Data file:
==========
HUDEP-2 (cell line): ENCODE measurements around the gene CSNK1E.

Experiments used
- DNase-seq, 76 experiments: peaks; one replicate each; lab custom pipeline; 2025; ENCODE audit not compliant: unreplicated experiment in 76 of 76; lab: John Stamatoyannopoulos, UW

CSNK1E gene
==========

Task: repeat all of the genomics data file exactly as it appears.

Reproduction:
HUDEP-2 (cell line): ENCODE measurements around the gene CSNK1E.

Experiments used
- DNase-seq, 76 experiments: peaks; one replicate each; lab custom pipeline; 2025; ENCODE audit not compliant: unreplicated experiment in 76 of 76; lab: John Stamatoyannopoulos, UW

CSNK1E gene